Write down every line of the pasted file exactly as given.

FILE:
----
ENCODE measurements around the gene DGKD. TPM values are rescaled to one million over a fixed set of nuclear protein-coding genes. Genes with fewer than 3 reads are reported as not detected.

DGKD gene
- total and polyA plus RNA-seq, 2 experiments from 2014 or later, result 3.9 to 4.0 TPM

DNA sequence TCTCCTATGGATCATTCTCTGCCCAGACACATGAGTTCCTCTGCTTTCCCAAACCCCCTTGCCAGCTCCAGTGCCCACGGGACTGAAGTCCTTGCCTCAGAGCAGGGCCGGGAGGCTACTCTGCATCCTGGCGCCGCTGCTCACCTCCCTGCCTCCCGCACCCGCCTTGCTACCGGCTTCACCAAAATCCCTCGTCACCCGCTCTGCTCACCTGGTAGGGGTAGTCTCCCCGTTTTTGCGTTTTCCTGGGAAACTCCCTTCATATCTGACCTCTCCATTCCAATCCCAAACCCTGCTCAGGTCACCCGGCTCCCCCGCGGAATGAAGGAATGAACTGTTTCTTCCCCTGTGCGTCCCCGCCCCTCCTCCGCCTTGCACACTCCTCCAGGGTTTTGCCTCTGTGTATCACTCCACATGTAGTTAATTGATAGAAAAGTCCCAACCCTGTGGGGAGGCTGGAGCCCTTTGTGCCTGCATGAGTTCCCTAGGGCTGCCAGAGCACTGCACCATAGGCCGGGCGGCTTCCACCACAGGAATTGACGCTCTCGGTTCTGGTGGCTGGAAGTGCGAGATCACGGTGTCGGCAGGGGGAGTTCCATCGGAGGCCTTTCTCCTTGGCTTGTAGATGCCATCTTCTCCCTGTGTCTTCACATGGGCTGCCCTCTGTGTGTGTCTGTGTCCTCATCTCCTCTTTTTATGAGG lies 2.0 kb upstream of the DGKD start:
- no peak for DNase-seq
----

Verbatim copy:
ENCODE measurements around the gene DGKD. TPM values are rescaled to one million over a fixed set of nuclear protein-coding genes. Genes with fewer than 3 reads are reported as not detected.

DGKD gene
- total and polyA plus RNA-seq, 2 experiments from 2014 or later, result 3.9 to 4.0 TPM

DNA sequence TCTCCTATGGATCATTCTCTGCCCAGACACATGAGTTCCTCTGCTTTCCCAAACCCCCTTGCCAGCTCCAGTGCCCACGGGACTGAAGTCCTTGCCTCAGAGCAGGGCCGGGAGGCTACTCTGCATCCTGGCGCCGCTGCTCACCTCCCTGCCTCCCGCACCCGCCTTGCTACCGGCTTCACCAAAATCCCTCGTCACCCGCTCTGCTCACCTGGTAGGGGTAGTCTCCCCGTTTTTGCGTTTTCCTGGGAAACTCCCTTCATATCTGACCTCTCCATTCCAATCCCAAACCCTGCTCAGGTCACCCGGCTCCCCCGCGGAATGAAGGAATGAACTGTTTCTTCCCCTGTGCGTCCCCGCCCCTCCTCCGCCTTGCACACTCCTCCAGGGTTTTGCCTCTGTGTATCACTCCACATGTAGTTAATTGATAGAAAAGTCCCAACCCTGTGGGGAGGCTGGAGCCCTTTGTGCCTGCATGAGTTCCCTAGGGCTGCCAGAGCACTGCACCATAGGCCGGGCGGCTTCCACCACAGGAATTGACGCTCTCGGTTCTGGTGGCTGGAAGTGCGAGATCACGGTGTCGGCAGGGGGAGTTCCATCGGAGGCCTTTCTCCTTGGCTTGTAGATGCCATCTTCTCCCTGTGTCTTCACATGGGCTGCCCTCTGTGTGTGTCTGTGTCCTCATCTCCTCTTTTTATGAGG lies 2.0 kb upstream of the DGKD start:
- no peak for DNase-seq